Is that source reliable/credible? Well, let's take a look at who made it.
The role of expertise in evaluation sources has been a part of information literacy from the beginning. What the Framework has done is to take that concept and greatly expand and elaborate on it. Authority is Constructed and Contextual goes beyond just expertise to looking at authority as a socially constructed concept. So, a person's authority my vary greatly depending on the particular context or whom you ask. A scholar, a politician, a journalist, and a religious figure might all have authority, but but not the same amount in every situation.
Authority is Constructed and Contextual has close ties to three other frames. It shares a strong connection with Information Creation as a Process, because both are integral to the idea of evaluating sources. It overlaps with Scholarship as Conversation, because authority (in the form of expertise) is a key concept to understanding scholarship. It relates to Information Has Value in a more conceptual way, which is the emphasis the Framework puts on understanding the social context in which information is created. That theme is most strongly felt in those two frames, plus Information Creation as a Process.
It might surprise those who teach information literacy, especially librarians, that authority did not have a very prominent place in the Standards. It is only mentioned in two learning outcomes under a single performance indicator of Standard Three:
Performance Indicator 2. The information literate student articulates and applies initial criteria for evaluating both the information and its sources.
a. Examines and compares information from various sources in order to evaluate reliability, validity, accuracy, authority, timeliness, and point of view or bias.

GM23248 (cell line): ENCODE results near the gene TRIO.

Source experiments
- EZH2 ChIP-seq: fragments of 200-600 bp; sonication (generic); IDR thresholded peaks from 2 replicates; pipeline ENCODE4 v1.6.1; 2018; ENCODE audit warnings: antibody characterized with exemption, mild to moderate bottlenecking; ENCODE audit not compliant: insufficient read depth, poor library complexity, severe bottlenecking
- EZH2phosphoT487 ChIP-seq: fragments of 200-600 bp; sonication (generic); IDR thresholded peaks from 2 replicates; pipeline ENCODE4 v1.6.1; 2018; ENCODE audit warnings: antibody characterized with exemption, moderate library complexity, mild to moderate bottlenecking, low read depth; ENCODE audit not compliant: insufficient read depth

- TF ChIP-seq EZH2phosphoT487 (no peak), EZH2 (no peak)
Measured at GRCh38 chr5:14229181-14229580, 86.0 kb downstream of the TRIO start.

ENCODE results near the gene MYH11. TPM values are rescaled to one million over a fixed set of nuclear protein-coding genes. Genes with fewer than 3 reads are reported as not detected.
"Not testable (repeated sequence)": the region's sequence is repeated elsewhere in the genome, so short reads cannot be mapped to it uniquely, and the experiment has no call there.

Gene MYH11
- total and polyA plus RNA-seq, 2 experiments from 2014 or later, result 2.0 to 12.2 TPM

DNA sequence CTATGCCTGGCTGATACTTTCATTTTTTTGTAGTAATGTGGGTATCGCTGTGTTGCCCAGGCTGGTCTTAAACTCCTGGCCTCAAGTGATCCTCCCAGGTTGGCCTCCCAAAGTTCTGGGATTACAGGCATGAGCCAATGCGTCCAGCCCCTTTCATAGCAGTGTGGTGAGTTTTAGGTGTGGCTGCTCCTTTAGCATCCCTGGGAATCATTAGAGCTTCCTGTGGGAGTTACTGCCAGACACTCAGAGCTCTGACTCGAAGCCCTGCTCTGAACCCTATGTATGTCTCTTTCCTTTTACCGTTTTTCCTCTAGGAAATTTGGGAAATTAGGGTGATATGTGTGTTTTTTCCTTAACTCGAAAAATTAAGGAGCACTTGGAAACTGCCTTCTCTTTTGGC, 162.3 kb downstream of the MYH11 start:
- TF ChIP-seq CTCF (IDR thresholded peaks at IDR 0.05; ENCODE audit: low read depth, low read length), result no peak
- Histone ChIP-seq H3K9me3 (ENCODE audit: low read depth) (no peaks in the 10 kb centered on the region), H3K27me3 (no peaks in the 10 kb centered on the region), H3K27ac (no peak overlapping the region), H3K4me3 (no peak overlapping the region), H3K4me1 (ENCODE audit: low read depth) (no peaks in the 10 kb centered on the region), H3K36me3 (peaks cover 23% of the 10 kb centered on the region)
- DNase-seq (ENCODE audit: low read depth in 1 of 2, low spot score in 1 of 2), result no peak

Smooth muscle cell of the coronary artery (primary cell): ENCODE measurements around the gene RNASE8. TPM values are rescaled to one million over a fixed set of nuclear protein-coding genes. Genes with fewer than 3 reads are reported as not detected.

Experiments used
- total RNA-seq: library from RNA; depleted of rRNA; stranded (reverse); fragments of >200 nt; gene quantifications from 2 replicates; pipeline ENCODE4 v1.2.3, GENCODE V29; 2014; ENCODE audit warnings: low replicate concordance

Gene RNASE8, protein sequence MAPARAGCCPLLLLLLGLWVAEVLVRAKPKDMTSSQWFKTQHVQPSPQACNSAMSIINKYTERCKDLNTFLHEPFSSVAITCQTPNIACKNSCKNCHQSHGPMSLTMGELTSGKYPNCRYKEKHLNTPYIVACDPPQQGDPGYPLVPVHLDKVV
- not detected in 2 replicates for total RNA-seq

d. Recognizes the cultural, physical, or other context within which the information was created and understands the impact of context on interpreting the information.
I would say that if the Framework as a whole has an overarching theme, outcome d comes very close to expressing it.
I found it difficult to write outcomes for multiple-choice questions for this frame. The focus on the contextual nature of authority does not lend itself well to questions that need have one obvious correct answer.
Students will be able to connect common types of authority to specific formats/source types.
Students will be able to identify types of authority accepted in academic settings (or in a specific social context).
Students will be able to use credentials as indicators of authority.
Students will be able to indicate source types (or journals or people) that are considered authoritative in discipline X.
Students will be able to list types of people who might have authority on a specific topic.
Students will be able to discuss what types of authority are respected in a specific social context.
Students will be able to use authority as a criterion for evaluating sources.
Students will be able to compare the authority of different formats (e.g., scholarly, media, web/blog). Also Information Creation as Process
Students will be able to describe the role of authority in online/social media settings.
Students will be able to discuss what constitutes authority in discipline X.
Students will be able to list/discuss types of authority appropriate to a specific research project.
Students will be able to evaluate potential sources with a critical perspective on authority.
Students will be able to select sources whose authority is appropriate to the research topic and assignment parameters.
Students will be able to incorporate multiple/varied perspectives.